It may be more about structure: putting resources toward discipleship. 

“I don’t have resources.” 

Sure you do! Here are 4 types of resources you have:

  1. Time

It might be only 10 minutes per day. But you have at least some time. If you don’t, then we’ve definitely found a structural problem you can fix. You’ll have to lengthen your “to-don’t” list and stop doing something to find at least 10 minutes per day. 

  1. Attention

Your ability to focus the powers of your mind on a task is a huge resource. Many people never think of it, and they soak up all the latent power of their mind on secondary things, and never focus it on the main mission of disciple-making.

  1. Money

Your ministry probably has at least some money. It might be only $10/week. But you have some. Find a way to leverage that resource. And, if you simply don’t have it, or don’t have access to it, then put the other 3 resources listed here toward disciple-making, and eventually, you’ll have finances to put toward the mission as well.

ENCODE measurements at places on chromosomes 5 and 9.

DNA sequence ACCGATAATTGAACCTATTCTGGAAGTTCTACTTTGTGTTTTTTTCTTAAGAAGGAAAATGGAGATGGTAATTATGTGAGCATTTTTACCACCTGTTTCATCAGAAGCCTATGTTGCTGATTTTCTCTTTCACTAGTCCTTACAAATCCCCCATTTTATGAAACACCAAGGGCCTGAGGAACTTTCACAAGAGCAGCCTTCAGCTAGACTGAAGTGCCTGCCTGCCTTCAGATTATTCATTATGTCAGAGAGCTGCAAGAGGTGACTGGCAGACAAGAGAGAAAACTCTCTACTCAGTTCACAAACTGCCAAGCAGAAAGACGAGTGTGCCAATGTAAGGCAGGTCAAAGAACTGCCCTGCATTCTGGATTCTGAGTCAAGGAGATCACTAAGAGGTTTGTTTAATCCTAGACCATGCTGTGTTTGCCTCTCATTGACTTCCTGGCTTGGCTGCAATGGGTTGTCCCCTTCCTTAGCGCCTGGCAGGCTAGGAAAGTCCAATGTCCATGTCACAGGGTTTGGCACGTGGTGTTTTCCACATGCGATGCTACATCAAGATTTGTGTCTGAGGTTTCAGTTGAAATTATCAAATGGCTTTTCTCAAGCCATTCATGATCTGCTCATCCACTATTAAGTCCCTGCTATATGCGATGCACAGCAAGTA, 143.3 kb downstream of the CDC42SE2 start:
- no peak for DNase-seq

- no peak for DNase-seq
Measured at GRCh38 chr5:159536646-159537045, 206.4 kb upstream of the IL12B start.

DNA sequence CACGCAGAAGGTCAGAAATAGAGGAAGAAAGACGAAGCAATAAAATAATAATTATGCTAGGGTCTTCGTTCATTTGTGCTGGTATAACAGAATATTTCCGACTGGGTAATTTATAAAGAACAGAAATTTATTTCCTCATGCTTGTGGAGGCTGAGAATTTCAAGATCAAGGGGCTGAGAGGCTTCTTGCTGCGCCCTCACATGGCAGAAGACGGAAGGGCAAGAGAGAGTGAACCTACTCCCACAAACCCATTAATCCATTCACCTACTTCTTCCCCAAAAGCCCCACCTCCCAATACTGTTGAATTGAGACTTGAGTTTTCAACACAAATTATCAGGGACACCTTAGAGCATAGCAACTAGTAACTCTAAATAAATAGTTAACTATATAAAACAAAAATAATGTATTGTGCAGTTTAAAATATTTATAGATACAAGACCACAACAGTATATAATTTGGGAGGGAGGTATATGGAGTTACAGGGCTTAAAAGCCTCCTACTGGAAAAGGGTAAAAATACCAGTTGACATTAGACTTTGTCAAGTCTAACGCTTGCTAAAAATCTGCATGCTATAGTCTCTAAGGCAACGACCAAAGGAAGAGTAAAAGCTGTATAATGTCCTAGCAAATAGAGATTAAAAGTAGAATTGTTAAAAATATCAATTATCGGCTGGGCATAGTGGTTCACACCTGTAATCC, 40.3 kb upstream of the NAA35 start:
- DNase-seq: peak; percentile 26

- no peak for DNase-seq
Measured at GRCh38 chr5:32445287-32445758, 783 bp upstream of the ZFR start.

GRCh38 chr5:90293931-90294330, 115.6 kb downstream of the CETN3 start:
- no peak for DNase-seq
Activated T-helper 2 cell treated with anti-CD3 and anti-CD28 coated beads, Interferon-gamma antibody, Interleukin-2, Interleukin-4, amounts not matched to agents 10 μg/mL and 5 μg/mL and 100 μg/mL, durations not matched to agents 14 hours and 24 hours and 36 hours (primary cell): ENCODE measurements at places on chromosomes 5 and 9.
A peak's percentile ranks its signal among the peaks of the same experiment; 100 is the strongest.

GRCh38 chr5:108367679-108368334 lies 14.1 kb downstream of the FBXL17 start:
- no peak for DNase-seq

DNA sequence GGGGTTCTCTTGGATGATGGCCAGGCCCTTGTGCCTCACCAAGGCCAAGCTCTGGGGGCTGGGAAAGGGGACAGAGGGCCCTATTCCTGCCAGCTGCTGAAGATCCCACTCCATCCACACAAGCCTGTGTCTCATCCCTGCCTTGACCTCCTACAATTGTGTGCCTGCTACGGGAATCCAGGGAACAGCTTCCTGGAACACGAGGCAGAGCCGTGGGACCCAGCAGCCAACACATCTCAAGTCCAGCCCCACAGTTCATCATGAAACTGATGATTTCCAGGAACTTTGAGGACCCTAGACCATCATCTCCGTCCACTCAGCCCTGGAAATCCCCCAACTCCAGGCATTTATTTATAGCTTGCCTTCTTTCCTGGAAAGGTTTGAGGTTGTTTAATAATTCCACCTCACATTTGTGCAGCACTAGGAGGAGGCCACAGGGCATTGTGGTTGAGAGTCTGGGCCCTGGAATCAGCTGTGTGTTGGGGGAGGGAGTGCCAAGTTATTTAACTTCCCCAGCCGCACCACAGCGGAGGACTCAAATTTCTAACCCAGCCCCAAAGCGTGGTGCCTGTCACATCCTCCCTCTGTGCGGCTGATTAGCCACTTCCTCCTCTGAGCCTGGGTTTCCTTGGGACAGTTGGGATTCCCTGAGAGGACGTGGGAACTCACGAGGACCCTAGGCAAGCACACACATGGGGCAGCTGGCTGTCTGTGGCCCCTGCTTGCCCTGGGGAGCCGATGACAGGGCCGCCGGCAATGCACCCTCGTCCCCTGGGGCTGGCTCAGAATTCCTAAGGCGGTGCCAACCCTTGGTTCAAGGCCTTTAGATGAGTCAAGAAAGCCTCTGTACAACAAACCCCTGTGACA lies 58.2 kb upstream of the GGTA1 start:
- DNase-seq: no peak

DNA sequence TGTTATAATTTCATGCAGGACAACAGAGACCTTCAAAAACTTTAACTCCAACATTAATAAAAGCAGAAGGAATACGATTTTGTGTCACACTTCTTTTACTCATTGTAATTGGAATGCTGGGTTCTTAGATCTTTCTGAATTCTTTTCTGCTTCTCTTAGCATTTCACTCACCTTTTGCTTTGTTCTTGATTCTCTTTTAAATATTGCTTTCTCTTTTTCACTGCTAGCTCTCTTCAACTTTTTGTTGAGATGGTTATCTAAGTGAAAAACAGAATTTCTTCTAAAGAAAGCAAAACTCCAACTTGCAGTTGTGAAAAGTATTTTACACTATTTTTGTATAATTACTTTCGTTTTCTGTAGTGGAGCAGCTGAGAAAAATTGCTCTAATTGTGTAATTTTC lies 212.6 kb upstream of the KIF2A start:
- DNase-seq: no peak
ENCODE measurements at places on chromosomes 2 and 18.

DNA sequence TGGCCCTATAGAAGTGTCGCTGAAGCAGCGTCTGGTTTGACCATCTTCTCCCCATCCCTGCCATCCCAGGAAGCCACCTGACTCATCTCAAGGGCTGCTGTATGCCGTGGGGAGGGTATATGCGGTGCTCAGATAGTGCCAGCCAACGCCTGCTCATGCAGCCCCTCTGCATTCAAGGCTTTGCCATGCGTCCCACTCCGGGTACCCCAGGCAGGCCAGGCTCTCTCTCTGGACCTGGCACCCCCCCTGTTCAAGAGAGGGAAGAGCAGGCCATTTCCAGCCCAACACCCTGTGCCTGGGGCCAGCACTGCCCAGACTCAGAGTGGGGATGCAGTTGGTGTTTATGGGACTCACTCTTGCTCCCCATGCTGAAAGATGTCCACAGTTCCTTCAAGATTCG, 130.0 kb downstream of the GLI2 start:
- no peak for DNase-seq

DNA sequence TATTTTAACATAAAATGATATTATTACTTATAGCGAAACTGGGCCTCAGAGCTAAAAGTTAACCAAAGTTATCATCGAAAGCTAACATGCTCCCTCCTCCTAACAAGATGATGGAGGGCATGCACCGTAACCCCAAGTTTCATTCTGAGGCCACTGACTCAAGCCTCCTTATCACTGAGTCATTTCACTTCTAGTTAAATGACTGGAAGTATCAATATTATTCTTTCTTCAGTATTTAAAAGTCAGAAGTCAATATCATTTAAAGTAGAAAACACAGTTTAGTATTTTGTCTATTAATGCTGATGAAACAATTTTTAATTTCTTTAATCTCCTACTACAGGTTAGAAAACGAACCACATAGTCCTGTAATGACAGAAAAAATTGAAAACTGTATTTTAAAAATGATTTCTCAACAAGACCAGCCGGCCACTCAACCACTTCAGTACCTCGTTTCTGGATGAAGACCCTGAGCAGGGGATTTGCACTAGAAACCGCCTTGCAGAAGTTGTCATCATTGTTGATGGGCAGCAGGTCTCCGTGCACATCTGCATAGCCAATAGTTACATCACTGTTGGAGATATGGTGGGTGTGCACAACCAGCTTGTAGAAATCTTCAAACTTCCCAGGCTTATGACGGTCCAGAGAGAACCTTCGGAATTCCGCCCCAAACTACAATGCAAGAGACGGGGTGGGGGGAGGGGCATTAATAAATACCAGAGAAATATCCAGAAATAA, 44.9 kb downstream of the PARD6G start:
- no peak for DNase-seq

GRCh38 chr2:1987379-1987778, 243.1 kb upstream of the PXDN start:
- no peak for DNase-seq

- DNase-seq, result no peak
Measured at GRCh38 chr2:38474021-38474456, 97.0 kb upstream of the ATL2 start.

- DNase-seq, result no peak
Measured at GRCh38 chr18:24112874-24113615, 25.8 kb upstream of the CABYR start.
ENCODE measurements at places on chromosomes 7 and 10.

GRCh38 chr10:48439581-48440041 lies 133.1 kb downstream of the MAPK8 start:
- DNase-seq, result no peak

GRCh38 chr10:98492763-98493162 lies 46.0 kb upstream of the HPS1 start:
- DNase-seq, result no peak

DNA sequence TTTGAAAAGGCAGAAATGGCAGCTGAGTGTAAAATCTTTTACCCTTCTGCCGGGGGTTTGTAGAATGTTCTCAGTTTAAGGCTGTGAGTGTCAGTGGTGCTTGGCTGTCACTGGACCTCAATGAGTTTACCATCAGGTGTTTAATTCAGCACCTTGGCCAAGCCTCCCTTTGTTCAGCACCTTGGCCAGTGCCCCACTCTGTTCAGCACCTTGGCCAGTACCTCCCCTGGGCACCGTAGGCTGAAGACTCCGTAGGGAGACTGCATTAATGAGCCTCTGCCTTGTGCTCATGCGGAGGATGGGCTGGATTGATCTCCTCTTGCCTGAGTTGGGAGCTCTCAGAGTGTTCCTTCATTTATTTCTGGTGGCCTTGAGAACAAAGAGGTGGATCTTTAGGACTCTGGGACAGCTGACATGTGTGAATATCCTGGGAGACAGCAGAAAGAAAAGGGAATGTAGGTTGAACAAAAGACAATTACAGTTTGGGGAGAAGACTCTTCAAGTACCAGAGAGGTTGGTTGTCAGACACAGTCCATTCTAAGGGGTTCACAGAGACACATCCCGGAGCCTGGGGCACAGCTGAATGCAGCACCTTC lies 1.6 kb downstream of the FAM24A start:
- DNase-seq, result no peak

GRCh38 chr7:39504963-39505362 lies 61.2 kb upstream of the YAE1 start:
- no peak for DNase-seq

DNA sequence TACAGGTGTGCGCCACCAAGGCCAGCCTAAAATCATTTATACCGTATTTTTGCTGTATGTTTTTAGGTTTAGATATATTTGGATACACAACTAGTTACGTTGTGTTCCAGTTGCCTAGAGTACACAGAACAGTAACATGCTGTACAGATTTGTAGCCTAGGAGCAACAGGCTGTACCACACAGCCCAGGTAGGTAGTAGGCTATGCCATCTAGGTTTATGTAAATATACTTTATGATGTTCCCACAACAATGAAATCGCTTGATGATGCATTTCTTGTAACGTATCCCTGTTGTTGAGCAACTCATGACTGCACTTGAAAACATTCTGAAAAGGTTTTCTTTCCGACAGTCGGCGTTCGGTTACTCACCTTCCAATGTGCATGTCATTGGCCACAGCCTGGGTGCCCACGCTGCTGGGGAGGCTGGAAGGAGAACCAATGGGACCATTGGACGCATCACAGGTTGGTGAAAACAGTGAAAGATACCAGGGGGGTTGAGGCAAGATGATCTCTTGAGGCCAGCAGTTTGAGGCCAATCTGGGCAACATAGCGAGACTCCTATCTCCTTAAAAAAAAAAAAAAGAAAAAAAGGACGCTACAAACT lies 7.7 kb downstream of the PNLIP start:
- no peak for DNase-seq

1. Influence

There is someone who listens to you, and counts your opinion as weighty. Start with that person, and invite them along. 

Action steps: 

  1. Pray that God will help you develop a disciple-making mindset. 
  1. Devote 10 minutes per day to discipleship thinking & actions. Pro Tip: Set an alarm on your phone.
  1. Schedule to preach about the importance of discipleship, and ask the Lord to give you 1 person who was interested in knowing more. Then, invite anyone who is interested to join you for lunch. (As good as an altar call!)  
  1. Get a free copy of the NewStart Discipleship Journal or get some training to develop a discipleship plan here.

video transcript